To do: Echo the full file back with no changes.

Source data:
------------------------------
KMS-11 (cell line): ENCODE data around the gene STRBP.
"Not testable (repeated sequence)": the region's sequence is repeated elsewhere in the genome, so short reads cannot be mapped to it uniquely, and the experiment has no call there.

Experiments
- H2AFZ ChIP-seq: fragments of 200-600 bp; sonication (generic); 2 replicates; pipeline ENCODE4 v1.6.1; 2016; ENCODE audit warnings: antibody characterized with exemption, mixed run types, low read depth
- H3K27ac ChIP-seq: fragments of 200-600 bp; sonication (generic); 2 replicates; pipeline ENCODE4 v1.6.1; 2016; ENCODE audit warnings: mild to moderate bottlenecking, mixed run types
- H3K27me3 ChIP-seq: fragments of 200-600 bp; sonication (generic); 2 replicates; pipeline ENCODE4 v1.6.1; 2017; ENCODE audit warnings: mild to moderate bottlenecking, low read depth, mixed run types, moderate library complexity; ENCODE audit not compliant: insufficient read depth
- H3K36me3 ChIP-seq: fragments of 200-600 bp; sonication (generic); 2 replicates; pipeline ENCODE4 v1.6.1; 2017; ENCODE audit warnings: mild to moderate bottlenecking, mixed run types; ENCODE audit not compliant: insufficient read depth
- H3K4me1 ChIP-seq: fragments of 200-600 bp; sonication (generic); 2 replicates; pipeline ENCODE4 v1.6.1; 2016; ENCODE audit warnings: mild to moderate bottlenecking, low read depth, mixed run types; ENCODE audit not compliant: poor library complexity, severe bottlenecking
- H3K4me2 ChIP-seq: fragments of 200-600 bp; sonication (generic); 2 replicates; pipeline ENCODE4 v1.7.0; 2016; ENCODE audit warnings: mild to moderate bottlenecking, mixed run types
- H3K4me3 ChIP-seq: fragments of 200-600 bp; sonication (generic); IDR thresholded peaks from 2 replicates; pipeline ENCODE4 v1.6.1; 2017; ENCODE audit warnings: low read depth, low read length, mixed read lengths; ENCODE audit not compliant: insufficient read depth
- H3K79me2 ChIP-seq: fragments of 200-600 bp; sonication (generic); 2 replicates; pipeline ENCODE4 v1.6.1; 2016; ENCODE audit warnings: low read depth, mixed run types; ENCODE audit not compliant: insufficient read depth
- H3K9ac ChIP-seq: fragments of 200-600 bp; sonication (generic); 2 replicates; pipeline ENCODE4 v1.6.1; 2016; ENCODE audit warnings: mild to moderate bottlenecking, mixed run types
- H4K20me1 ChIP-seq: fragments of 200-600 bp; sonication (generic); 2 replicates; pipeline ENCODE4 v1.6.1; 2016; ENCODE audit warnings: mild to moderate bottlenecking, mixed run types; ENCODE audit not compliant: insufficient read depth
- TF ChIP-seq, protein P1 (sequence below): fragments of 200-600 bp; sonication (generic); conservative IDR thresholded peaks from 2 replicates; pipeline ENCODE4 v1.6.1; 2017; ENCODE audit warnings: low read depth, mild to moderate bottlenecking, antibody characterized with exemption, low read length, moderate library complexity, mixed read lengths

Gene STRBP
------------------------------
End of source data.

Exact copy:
KMS-11 (cell line): ENCODE data around the gene STRBP.
"Not testable (repeated sequence)": the region's sequence is repeated elsewhere in the genome, so short reads cannot be mapped to it uniquely, and the experiment has no call there.

Experiments
- H2AFZ ChIP-seq: fragments of 200-600 bp; sonication (generic); 2 replicates; pipeline ENCODE4 v1.6.1; 2016; ENCODE audit warnings: antibody characterized with exemption, mixed run types, low read depth
- H3K27ac ChIP-seq: fragments of 200-600 bp; sonication (generic); 2 replicates; pipeline ENCODE4 v1.6.1; 2016; ENCODE audit warnings: mild to moderate bottlenecking, mixed run types
- H3K27me3 ChIP-seq: fragments of 200-600 bp; sonication (generic); 2 replicates; pipeline ENCODE4 v1.6.1; 2017; ENCODE audit warnings: mild to moderate bottlenecking, low read depth, mixed run types, moderate library complexity; ENCODE audit not compliant: insufficient read depth
- H3K36me3 ChIP-seq: fragments of 200-600 bp; sonication (generic); 2 replicates; pipeline ENCODE4 v1.6.1; 2017; ENCODE audit warnings: mild to moderate bottlenecking, mixed run types; ENCODE audit not compliant: insufficient read depth
- H3K4me1 ChIP-seq: fragments of 200-600 bp; sonication (generic); 2 replicates; pipeline ENCODE4 v1.6.1; 2016; ENCODE audit warnings: mild to moderate bottlenecking, low read depth, mixed run types; ENCODE audit not compliant: poor library complexity, severe bottlenecking
- H3K4me2 ChIP-seq: fragments of 200-600 bp; sonication (generic); 2 replicates; pipeline ENCODE4 v1.7.0; 2016; ENCODE audit warnings: mild to moderate bottlenecking, mixed run types
- H3K4me3 ChIP-seq: fragments of 200-600 bp; sonication (generic); IDR thresholded peaks from 2 replicates; pipeline ENCODE4 v1.6.1; 2017; ENCODE audit warnings: low read depth, low read length, mixed read lengths; ENCODE audit not compliant: insufficient read depth
- H3K79me2 ChIP-seq: fragments of 200-600 bp; sonication (generic); 2 replicates; pipeline ENCODE4 v1.6.1; 2016; ENCODE audit warnings: low read depth, mixed run types; ENCODE audit not compliant: insufficient read depth
- H3K9ac ChIP-seq: fragments of 200-600 bp; sonication (generic); 2 replicates; pipeline ENCODE4 v1.6.1; 2016; ENCODE audit warnings: mild to moderate bottlenecking, mixed run types
- H4K20me1 ChIP-seq: fragments of 200-600 bp; sonication (generic); 2 replicates; pipeline ENCODE4 v1.6.1; 2016; ENCODE audit warnings: mild to moderate bottlenecking, mixed run types; ENCODE audit not compliant: insufficient read depth
- TF ChIP-seq, protein P1 (sequence below): fragments of 200-600 bp; sonication (generic); conservative IDR thresholded peaks from 2 replicates; pipeline ENCODE4 v1.6.1; 2017; ENCODE audit warnings: low read depth, mild to moderate bottlenecking, antibody characterized with exemption, low read length, moderate library complexity, mixed read lengths

Gene STRBP